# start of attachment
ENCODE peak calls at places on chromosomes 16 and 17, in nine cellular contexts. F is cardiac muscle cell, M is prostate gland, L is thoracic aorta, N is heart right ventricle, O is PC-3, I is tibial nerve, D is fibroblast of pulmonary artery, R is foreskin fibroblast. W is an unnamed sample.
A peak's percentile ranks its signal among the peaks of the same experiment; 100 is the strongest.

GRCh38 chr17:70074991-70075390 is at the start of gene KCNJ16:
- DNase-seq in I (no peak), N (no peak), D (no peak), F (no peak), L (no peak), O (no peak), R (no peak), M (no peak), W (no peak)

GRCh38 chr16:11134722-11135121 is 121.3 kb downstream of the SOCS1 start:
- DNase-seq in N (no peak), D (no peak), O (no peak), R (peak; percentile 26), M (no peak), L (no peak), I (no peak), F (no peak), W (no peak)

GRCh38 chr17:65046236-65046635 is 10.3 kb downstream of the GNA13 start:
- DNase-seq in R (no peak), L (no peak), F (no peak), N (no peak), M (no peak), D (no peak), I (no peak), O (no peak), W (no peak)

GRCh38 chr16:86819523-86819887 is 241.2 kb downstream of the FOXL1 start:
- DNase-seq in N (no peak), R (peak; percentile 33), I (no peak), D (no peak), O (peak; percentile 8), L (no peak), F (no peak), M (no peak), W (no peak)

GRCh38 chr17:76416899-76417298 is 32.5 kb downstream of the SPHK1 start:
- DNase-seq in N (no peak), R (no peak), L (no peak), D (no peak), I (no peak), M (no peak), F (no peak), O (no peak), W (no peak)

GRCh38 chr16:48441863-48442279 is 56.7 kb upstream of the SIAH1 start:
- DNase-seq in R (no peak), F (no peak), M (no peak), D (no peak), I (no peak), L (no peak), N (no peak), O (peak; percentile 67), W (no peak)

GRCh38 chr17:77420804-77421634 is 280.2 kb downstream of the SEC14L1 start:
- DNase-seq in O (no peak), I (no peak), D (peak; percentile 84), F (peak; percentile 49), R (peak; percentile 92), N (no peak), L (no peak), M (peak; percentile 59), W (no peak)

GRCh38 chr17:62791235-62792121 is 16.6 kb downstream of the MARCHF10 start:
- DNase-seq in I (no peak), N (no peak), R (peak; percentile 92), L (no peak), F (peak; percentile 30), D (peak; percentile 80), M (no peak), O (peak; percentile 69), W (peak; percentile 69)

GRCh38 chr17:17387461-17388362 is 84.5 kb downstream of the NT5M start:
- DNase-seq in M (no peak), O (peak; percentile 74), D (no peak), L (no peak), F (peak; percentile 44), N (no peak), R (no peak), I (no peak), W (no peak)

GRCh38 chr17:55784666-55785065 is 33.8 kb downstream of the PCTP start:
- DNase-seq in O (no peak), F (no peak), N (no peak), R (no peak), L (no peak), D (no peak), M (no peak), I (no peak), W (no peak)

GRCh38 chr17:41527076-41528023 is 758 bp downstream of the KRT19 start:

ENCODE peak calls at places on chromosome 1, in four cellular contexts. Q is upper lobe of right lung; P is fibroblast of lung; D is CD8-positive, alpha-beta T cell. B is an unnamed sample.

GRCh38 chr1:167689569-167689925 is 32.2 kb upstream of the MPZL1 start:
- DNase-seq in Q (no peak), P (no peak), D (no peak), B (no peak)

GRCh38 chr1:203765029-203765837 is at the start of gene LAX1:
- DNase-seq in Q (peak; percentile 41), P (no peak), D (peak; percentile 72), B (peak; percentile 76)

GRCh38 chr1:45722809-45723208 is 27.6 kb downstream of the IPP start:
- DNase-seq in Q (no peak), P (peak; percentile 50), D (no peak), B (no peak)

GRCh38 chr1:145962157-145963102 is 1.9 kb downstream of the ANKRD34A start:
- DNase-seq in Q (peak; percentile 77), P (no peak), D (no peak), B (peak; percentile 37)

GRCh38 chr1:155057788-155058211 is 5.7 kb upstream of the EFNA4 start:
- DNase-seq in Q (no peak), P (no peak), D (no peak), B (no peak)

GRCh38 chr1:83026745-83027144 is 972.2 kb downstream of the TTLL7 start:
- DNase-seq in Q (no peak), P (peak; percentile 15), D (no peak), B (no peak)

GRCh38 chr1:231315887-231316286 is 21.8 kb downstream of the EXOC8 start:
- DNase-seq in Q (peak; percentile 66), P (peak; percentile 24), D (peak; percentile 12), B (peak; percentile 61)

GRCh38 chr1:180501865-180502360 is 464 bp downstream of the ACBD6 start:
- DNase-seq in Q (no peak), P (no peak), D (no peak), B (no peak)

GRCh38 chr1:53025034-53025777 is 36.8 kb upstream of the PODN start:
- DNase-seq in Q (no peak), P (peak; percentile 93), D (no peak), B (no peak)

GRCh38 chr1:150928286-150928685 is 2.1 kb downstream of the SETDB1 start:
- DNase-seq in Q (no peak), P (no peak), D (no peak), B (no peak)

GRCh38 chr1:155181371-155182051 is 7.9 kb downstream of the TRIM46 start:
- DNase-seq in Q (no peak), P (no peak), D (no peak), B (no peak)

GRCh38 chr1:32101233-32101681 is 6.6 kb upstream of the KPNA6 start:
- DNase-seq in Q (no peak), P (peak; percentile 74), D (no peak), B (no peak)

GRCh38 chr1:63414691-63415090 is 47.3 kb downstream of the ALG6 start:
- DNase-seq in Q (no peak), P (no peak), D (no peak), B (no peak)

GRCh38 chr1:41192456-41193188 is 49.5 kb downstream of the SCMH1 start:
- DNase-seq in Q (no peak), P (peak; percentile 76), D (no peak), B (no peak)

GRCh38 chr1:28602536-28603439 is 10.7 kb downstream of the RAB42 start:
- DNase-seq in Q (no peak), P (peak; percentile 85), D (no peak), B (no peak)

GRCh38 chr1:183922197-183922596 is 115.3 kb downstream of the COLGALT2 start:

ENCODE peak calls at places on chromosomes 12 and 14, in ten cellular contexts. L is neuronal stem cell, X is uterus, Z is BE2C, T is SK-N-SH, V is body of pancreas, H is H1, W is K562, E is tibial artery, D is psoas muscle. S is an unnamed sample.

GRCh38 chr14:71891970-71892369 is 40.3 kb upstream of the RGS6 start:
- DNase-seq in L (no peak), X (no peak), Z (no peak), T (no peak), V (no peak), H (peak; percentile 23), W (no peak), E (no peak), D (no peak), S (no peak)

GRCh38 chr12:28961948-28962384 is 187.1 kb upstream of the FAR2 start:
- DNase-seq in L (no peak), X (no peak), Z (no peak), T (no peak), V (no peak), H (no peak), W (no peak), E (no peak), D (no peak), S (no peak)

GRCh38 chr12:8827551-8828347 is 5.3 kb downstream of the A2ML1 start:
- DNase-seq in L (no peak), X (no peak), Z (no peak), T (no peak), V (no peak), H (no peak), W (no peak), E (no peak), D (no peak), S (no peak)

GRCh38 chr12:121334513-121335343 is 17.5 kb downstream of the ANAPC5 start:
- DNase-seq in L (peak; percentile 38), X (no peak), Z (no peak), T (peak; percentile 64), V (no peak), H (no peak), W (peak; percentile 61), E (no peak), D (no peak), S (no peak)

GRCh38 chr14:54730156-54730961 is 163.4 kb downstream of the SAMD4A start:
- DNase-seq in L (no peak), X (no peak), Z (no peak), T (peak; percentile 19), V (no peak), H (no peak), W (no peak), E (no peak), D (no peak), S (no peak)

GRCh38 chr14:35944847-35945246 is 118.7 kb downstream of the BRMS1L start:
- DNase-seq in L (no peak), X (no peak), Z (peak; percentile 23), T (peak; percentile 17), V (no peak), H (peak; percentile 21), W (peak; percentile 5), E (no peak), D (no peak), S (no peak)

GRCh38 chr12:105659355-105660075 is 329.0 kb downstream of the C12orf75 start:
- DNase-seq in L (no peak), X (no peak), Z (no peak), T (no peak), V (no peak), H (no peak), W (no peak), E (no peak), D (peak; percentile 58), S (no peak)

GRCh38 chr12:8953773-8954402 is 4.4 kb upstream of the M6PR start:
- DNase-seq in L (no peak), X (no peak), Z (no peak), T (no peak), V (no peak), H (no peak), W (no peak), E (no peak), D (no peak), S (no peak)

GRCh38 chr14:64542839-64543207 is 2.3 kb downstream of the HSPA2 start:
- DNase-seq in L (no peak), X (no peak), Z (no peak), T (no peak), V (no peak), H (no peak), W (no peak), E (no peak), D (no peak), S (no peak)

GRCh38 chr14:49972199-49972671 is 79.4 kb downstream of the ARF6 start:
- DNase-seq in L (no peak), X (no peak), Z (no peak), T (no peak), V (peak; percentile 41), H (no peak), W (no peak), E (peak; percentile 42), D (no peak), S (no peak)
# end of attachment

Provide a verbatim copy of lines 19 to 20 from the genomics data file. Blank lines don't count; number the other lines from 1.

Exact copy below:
GRCh38 chr17:17387461-17388362 is 84.5 kb downstream of the NT5M start:
- DNase-seq in M (no peak), O (peak; percentile 74), D (no peak), L (no peak), F (peak; percentile 44), N (no peak), R (no peak), I (no peak), W (no peak)